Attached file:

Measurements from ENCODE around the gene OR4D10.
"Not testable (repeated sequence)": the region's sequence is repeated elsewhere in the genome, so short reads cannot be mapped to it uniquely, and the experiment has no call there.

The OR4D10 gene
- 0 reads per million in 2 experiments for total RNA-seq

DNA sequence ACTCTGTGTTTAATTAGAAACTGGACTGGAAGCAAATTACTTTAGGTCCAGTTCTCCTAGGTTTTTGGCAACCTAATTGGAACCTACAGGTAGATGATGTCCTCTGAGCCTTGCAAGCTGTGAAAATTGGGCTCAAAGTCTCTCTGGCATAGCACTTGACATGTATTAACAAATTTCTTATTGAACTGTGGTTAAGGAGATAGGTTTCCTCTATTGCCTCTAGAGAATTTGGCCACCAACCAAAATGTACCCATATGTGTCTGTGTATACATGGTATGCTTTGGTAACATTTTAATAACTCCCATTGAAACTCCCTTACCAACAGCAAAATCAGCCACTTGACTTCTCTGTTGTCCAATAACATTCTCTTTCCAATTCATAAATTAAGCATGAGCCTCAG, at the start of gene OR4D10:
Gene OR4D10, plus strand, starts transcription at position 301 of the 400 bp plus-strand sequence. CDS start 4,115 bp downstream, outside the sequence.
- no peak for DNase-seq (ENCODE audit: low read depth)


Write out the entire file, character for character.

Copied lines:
Measurements from ENCODE around the gene OR4D10.
"Not testable (repeated sequence)": the region's sequence is repeated elsewhere in the genome, so short reads cannot be mapped to it uniquely, and the experiment has no call there.

The OR4D10 gene
- 0 reads per million in 2 experiments for total RNA-seq

DNA sequence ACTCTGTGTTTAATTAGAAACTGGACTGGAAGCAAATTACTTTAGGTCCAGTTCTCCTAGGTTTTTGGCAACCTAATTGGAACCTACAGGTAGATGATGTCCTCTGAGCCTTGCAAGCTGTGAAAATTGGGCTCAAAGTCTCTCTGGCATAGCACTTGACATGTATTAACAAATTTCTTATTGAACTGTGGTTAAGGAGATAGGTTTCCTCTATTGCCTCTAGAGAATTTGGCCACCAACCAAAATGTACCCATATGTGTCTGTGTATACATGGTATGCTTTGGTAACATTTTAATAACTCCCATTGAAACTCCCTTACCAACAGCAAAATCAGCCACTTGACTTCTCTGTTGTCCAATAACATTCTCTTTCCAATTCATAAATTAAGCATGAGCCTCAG, at the start of gene OR4D10:
Gene OR4D10, plus strand, starts transcription at position 301 of the 400 bp plus-strand sequence. CDS start 4,115 bp downstream, outside the sequence.
- no peak for DNase-seq (ENCODE audit: low read depth)